The Truth About Murder Ballads

The Complete Idiot's Guide to Guitar

The Complete Idiot’s Guide to Guitar

It all began innocently enough, I was practicing my guitar and working from my new book “The Complete Idiot’s Guide to Guitar” when I was curious about the first song being taught. It’s a great song for beginners as it is comprised of two simple chords, the A chord and the E chord. But the words took me by surprise, in part because this song is in a major key rather than a minor key. Which was not at all what I expected based on the subject matter. I took the book to my husband and said, you know a book is being written for adults when the first song they teach is this dark.

Hang down your head Tom Dooley
Hand down your head and cry
Hang down your head Tom Dooley
you know your gonna die.

What a great song to begin with! I’ve always enjoyed a good murder ballad. Since the book only lists this part of the song, my curious nature got me wondering what the rest of the song is about. Who is Tom Dooley and why is he going to die? As a folk singer, I wanted to know the whole song anyway, because if I was going to be working on this I wanted to make it part of my repertoire. So I went straight to YouTube and found the full version by the Kingston Trio. The introduce the song this way:

Throughout history
There’ve been many songs written about the eternal triangle
This next one tells the story of a Mr Grayson, a beautiful woman
And a condemned man named Tom Dooley…
When the sun rises tomorrow, Tom Dooley… must hang…

But the story in the song was still fragmentary, and it’s a very strange sweet version of a Murder Ballad as well. The song was short and simple, repeating the chorus many times. I knew there should be more to it than that. Sure enough, there is. It turns out this song is based on a true story. You can read the short version about it in the notes under the Lonnie Donegan version on YouTube. The story is that Tom Dooley actually composed the original version when he was in jail awaiting his hanging. My research took me deeper into the tale, and into the lyrics, and I’m still debating which version I intend to learn. Definitely not the Kingston Trio version as there isn’t enough information, not enough story telling quality for me. So I googled and I hit the motherload of information on this song.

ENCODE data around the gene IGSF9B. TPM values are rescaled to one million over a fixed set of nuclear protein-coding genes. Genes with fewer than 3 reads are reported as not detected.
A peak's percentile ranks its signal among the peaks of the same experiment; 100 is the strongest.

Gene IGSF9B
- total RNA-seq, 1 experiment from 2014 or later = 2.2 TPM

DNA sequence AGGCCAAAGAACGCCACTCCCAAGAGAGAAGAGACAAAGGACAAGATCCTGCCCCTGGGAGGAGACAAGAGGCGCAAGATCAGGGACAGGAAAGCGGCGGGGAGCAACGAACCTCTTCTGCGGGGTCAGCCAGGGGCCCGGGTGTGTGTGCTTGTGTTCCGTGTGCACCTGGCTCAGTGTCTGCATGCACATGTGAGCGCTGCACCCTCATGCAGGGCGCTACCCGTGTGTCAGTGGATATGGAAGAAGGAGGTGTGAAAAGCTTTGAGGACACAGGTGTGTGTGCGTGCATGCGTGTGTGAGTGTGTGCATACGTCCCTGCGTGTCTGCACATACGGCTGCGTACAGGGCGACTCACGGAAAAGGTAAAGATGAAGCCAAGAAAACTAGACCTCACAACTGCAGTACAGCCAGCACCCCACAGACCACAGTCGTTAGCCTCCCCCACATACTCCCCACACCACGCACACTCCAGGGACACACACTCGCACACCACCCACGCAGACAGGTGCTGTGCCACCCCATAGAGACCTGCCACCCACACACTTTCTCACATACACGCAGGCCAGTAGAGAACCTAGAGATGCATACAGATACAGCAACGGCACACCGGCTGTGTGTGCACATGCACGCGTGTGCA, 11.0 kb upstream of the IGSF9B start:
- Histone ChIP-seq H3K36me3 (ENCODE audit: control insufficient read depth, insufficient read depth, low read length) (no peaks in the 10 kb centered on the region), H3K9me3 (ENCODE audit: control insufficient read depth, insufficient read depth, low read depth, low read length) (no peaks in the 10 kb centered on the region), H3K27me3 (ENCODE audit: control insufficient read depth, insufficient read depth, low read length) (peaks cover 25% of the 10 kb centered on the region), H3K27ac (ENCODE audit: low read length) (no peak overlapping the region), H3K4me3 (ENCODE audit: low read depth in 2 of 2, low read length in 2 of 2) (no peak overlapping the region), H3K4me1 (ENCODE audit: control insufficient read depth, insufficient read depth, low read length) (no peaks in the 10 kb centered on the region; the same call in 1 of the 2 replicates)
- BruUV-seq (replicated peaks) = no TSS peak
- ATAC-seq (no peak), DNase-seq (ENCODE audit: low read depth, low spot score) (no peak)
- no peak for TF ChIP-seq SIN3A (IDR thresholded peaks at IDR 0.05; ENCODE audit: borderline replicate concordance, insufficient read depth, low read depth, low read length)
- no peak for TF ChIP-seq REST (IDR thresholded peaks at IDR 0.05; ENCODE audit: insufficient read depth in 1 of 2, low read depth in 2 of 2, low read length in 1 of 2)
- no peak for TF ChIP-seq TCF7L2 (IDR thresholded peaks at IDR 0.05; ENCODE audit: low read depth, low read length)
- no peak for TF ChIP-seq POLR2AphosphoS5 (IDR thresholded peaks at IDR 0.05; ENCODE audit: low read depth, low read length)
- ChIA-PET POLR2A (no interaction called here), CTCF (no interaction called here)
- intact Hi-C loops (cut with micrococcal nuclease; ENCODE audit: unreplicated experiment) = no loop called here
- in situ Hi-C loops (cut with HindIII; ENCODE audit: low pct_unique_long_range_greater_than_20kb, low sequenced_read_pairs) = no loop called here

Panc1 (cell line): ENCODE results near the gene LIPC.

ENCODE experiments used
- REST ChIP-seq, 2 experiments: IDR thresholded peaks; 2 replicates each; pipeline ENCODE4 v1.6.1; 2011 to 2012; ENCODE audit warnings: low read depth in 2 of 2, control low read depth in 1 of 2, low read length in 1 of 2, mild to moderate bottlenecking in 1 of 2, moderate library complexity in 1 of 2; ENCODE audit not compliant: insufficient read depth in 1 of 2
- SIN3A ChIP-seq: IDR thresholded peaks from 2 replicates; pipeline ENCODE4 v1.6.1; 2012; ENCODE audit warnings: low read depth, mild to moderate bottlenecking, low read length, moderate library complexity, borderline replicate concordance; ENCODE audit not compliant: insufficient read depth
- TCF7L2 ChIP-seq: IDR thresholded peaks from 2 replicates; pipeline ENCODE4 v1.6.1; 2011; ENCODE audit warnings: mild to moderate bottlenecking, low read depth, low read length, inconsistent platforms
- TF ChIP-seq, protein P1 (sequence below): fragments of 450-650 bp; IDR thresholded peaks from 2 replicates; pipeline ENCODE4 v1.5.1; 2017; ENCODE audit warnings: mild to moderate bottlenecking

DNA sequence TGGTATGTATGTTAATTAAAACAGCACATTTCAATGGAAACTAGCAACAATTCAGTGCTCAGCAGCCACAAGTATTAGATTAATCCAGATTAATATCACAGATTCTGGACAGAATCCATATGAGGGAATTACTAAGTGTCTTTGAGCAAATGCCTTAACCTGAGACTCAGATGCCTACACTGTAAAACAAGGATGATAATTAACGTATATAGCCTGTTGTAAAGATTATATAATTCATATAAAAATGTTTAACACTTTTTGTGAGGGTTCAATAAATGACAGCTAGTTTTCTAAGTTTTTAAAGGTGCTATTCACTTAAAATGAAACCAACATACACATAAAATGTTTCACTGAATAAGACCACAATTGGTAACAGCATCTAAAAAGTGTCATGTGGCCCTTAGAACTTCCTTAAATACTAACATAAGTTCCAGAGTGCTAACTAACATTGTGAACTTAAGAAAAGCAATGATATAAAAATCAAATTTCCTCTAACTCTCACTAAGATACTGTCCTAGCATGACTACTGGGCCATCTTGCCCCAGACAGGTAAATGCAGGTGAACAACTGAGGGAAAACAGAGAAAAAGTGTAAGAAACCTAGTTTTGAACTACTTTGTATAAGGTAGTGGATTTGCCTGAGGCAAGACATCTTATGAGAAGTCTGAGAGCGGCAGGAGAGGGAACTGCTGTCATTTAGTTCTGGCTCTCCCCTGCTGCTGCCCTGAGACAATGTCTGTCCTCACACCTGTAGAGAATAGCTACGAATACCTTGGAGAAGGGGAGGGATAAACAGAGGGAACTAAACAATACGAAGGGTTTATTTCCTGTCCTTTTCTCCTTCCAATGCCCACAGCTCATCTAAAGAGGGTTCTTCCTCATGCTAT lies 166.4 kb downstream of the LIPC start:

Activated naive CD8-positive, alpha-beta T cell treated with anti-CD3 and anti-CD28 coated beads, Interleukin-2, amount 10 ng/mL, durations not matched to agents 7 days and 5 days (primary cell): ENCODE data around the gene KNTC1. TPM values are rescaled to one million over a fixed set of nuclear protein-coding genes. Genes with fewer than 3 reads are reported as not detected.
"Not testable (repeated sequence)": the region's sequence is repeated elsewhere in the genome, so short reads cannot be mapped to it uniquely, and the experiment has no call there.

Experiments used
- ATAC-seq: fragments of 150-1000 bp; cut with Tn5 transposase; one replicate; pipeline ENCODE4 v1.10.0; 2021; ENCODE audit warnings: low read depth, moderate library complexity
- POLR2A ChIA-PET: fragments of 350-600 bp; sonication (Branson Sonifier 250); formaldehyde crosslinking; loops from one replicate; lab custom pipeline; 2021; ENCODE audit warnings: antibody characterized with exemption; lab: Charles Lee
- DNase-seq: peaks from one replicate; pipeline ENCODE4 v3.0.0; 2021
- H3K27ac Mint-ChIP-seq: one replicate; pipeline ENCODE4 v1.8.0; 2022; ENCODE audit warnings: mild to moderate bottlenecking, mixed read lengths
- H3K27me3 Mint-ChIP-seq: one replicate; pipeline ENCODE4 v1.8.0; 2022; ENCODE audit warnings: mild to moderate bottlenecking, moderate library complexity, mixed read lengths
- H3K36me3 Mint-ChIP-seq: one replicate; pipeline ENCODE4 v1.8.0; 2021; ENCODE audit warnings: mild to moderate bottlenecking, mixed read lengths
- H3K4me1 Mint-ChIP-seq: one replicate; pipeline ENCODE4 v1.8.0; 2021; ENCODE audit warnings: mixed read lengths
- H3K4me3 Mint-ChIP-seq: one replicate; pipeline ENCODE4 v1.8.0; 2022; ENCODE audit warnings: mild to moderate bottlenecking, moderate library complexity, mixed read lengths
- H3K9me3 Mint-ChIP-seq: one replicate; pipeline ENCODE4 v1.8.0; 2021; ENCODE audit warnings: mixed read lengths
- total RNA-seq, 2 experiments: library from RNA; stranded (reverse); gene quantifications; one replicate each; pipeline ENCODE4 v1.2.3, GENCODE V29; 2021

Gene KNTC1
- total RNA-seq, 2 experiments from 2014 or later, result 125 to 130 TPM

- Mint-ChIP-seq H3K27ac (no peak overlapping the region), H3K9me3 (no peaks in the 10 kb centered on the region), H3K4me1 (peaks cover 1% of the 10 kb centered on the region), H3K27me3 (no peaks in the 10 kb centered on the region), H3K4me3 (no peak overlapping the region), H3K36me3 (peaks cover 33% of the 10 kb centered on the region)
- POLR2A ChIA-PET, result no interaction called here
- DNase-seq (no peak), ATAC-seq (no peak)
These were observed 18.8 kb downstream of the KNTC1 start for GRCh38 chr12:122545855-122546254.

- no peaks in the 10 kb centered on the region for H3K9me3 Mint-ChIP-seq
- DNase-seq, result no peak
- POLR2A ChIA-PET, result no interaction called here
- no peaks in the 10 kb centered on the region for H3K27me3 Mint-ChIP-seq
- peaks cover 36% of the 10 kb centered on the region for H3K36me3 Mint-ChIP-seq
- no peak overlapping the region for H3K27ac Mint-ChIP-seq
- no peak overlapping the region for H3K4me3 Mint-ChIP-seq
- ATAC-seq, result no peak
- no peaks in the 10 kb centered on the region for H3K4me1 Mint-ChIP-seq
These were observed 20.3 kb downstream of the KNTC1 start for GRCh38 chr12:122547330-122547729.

Here was a folk song – a folk song, for God’s sake – that had somehow managed to top the charts and sell six million copies. Here was a tale of murder and judicial execution sung by three clean-cut young boys any mother could admire. Here were novelty records, movies, books and a story which contradicted itself with every new telling, and yet never seemed to change.

The true tale includes everything you ever wanted to know about sex, adultery, syphilis, class confilicts, and murder in North Carolina in the 1800’s. It’s the honest truth about this Murder Ballad, and I’m happy to have found it. What I love about folk music is it’s honesty about life, love, and death of real people. The full text of the very long online story is in a book: “Unprepared To Die: America’s Greatest Murder Ballads and the True Stories that Inspired Them” which has now been added to my Amazon Wish List, as it’s about several other murder ballads as well. The version of the song which has the most information is by blind folk singer Doc Watson, and it’s a great story-telling rendition, and is a fine example of bluegrass guitar to boot.

In composing this post, I really had to think about how to title it. There are so many different options! I did finally go with the simple title of The Truth About Murder Ballads, but here were some others I considered.

  • Practicing Guitar Is Murder
  • Murder and Syphilis in Folk Music
  • True Tales of Silver Dagger Mountain Music
  • The Complete Idiot’s Guide to Murder Ballads

And so my folk music quest continues, and it’s leading me in many different directions. There is a surprise at every turn, I had no idea that learning a two chord song could be this interesting. Come to think of it, the title could be: There and Back Again: The Whitewashing of Tom Dooley. I like to keep it real.